Mr D Murphy:

I will make a couple of final comments. We are concerned that the word “chanting” has been added to cover a paragraph when, in all the consultative documents, the exact term that was used was “offensive chanting”. Chanting may not necessarily be offensive.

We have precluded spectators from going onto the playing area for quite some time. Again, we believe that the relevant provisions need to be re-examined. If someone goes onto the playing area against the ground regulations, he or she is breaking the ground regulations and can be removed from the ground. If someone goes onto the playing area to celebrate after a game, it may not necessarily be something that we would want to prosecute them for. We would not want someone to have a criminal record for simply having spontaneous enjoyment. We need to look at those aspects.

We have absolutely no difficulty with the part of the legislation that deals with the possession of fireworks and flares. Stephen will talk about people using alcohol at a game and in transit to and from games.

Mr McGeehan:

As responsible event promoters and as a governing body of sport, the Ulster GAA has significant experience from managing crowds of 67,000 right down to the 3,000 or 4,000 people who attended club fixtures last weekend. There is no doubt that the irresponsible consumption of alcohol is an issue for the governing bodies of all sports, particularly at games. As Danny mentioned, our ground regulations refer to and deal with that specifically. We welcome any controls that assist us as a governing body to address those matters. However, as was mentioned, we feel that that is best done under the general application of the safety certificate provided by the local authority and within the responsibility of the event controller in the organising of our games.

The Chairperson:

You have two minutes, Mr McGeehan.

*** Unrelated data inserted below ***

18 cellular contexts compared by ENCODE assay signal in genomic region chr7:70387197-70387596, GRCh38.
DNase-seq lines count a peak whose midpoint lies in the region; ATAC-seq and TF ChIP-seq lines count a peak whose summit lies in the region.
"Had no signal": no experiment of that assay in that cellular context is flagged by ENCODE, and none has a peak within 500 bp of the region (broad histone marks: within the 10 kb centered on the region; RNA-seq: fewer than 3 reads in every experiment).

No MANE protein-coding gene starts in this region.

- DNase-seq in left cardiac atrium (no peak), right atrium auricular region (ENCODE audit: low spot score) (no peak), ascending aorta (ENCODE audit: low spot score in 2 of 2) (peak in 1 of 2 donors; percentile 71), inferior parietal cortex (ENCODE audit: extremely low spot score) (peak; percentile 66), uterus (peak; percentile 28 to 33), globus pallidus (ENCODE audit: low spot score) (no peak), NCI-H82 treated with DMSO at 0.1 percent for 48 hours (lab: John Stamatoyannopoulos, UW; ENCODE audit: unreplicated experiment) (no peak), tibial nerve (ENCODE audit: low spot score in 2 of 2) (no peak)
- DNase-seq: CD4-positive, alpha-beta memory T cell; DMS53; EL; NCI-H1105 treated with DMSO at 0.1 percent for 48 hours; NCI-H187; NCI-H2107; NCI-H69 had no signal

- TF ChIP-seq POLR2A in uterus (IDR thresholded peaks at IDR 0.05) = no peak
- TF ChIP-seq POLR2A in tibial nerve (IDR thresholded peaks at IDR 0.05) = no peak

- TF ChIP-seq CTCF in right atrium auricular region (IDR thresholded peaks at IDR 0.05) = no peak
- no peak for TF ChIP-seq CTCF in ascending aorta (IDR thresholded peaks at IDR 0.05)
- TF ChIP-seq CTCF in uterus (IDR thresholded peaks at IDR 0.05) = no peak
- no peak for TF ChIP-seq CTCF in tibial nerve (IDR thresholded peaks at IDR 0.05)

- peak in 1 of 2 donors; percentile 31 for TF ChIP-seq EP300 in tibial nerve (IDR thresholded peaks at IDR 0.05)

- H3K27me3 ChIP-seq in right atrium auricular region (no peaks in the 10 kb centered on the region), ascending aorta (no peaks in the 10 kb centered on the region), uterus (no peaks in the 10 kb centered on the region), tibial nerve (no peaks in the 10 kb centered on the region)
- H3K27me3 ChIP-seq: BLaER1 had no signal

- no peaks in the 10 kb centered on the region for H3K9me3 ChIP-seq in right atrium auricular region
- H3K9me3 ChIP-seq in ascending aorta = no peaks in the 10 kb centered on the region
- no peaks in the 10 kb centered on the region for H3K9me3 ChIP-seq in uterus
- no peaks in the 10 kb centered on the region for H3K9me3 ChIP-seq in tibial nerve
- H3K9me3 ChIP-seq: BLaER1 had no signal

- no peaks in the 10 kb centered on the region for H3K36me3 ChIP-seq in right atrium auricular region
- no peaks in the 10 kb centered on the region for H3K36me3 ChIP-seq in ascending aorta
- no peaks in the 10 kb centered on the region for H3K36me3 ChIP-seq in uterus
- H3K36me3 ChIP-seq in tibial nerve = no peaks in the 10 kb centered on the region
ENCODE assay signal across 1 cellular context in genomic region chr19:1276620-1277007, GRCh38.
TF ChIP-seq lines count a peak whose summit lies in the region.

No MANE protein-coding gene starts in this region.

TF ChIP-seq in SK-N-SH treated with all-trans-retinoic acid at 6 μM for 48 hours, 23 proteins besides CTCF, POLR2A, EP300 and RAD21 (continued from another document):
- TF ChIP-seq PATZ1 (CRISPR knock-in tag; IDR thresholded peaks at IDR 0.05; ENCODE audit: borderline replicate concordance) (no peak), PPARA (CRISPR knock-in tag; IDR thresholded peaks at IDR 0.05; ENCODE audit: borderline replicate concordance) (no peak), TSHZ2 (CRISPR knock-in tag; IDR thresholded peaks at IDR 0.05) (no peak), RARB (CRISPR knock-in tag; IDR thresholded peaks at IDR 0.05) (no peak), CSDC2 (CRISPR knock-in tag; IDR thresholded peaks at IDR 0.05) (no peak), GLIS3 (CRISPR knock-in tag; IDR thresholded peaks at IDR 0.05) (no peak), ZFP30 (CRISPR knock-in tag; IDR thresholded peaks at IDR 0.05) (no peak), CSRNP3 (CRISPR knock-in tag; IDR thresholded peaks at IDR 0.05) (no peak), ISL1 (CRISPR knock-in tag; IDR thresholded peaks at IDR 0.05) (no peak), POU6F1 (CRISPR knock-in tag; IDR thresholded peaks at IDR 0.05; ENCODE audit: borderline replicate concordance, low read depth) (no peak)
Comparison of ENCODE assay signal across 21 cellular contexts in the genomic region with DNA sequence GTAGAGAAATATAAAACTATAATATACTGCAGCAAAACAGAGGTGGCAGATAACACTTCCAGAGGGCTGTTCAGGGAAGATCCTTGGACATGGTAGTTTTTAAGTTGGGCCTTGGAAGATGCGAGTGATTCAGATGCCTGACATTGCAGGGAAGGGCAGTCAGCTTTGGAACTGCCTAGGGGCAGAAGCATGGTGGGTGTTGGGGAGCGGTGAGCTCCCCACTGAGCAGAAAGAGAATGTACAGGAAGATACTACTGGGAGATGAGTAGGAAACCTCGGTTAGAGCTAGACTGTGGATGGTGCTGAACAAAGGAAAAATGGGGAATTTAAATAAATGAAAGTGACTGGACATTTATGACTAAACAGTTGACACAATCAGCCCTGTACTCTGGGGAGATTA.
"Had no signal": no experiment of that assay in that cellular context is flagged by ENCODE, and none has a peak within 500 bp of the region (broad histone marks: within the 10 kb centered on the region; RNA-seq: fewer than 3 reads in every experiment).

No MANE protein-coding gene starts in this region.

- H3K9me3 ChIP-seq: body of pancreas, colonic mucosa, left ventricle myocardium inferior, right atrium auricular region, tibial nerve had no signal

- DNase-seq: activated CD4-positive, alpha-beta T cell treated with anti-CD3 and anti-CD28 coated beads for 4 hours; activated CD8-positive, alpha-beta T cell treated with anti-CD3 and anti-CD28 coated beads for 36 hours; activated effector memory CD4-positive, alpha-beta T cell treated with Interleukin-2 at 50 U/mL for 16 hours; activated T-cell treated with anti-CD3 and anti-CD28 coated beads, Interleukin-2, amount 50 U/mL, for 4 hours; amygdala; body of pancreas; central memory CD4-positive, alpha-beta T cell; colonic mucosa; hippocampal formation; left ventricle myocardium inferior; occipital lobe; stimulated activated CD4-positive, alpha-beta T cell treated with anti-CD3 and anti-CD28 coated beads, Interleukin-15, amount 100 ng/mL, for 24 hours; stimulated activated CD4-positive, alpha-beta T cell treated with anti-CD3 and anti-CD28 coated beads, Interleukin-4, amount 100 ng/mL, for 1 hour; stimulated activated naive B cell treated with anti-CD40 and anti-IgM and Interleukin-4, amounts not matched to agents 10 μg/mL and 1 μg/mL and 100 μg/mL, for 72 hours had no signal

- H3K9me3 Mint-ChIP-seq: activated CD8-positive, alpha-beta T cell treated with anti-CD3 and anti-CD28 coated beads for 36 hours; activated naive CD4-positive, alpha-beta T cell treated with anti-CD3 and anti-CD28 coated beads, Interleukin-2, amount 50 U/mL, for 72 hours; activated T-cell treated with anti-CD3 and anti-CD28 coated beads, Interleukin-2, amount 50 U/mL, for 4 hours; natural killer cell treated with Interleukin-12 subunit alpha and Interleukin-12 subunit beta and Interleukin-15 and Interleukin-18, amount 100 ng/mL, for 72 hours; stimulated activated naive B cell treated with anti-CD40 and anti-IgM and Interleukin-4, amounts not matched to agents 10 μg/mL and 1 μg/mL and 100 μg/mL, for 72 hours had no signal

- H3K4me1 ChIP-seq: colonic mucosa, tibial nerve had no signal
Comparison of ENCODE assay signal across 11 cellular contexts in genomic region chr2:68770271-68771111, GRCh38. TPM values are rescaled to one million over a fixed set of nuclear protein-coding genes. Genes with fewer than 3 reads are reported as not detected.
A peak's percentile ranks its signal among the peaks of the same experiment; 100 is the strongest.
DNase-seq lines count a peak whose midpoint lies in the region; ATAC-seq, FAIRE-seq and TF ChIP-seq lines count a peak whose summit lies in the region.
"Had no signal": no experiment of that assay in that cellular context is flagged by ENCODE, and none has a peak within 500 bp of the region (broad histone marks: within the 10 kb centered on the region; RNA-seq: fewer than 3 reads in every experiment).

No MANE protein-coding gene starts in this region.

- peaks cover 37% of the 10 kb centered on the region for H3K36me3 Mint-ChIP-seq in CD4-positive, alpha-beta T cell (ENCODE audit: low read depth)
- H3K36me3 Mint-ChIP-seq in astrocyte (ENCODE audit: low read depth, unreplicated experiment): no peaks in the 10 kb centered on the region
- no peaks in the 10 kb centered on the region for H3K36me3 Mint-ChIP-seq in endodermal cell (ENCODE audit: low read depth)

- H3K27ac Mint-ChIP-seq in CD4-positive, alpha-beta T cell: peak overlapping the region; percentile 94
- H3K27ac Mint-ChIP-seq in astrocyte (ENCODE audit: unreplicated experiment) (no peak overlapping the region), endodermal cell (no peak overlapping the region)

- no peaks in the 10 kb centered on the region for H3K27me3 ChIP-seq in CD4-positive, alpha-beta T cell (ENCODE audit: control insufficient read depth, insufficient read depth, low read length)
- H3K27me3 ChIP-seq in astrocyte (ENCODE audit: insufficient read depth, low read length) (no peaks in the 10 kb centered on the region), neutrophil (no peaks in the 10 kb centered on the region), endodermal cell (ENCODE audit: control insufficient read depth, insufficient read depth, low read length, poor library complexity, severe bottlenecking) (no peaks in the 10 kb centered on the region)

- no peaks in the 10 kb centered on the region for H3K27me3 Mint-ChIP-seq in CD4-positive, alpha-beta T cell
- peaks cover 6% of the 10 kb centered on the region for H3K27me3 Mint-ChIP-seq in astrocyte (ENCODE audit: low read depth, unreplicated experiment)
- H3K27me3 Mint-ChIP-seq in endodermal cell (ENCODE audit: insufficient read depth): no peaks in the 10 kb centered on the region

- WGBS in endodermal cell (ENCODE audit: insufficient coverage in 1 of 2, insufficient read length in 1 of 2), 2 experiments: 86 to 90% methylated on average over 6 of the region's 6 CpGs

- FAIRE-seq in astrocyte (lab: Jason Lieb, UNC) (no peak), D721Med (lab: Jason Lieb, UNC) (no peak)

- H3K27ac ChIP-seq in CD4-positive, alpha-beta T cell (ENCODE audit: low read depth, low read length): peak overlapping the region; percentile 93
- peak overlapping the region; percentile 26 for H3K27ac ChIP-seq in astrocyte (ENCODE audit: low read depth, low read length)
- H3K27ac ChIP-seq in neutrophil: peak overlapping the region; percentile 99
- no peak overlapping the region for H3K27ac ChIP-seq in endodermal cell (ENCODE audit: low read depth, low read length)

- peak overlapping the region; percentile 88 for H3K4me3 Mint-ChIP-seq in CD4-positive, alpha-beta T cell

Mr McGeehan:

In relation to the possession of alcohol in our grounds, we suggest to the Committee that application of the legislation that applies in England and Wales is worth considering when it comes to being more specific about the level of application for different sports. The GAA is probably best placed, having used Croke Park to manage other fixtures including soccer and rugby, to know that the governing bodies in control of the fixtures should have a level of autonomy and be able to look at the profile of their spectators and the categorisation of fixtures from a risk assessment point of view. We ask for that control to be afforded to governing bodies.

As Danny mentioned, we very much welcome any measures that stop situations in which buses arrive at grounds and the supporters on them cause a public disorder or a difficulty, not just in our own grounds, which is our primary responsibility, but in the towns and cities in which games are played. We support wholeheartedly those suggestions.

There will be some difficulties for us as a governing body, given that only two thirds of our association will be affected by the legislation. As a governing body, we have responsibility for Cavan, Donegal and Monaghan, so we feel that a cross-jurisdictional partnership with the relevant authorities is important.

Finally, the legislation is akin to living next door to someone who makes too much noise at night but having a noise abatement served on you as well as that person. A lot of the legislation applies specifically to other sports. The working out of the legislation needs to ensure that the GAA is not, as Danny said, entrapped by provisions that are not intended to deal with issues that exist within our games.